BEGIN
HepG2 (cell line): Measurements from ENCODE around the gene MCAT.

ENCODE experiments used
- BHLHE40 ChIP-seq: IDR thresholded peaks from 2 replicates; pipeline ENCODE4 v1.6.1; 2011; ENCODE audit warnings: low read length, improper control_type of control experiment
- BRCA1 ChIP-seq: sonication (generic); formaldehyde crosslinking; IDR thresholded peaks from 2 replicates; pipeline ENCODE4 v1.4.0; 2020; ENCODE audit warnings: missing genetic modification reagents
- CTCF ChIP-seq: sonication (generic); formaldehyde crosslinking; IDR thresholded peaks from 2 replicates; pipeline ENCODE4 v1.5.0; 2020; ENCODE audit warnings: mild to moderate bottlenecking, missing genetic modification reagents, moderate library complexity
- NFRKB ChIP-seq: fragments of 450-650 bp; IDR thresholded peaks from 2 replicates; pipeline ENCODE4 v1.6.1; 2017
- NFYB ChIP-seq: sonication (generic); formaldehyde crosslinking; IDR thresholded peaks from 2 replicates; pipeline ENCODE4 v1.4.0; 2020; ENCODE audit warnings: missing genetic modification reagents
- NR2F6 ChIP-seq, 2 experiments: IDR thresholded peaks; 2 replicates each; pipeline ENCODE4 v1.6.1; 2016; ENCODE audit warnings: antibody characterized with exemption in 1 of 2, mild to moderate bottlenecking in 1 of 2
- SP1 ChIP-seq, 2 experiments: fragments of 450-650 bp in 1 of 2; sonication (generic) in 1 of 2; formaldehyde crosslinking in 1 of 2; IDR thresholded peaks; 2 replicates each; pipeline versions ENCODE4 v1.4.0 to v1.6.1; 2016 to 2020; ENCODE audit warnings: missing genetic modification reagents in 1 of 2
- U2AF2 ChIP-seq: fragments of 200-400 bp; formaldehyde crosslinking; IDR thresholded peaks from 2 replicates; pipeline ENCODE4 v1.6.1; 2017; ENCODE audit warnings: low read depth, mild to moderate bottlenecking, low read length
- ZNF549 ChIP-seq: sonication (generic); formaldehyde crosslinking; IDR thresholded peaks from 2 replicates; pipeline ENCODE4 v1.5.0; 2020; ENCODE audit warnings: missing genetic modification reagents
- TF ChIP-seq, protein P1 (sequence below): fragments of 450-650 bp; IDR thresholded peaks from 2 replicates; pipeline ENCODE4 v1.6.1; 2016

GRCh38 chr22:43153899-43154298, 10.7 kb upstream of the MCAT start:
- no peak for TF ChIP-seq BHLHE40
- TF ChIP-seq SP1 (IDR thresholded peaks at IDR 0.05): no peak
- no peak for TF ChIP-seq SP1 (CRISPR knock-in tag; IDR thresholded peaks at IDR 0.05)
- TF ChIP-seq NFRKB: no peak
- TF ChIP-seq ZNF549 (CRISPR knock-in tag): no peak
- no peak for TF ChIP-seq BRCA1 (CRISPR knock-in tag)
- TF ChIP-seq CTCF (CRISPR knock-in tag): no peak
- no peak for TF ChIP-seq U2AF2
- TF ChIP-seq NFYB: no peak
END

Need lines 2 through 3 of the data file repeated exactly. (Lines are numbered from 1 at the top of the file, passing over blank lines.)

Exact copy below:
ENCODE experiments used
- BHLHE40 ChIP-seq: IDR thresholded peaks from 2 replicates; pipeline ENCODE4 v1.6.1; 2011; ENCODE audit warnings: low read length, improper control_type of control experiment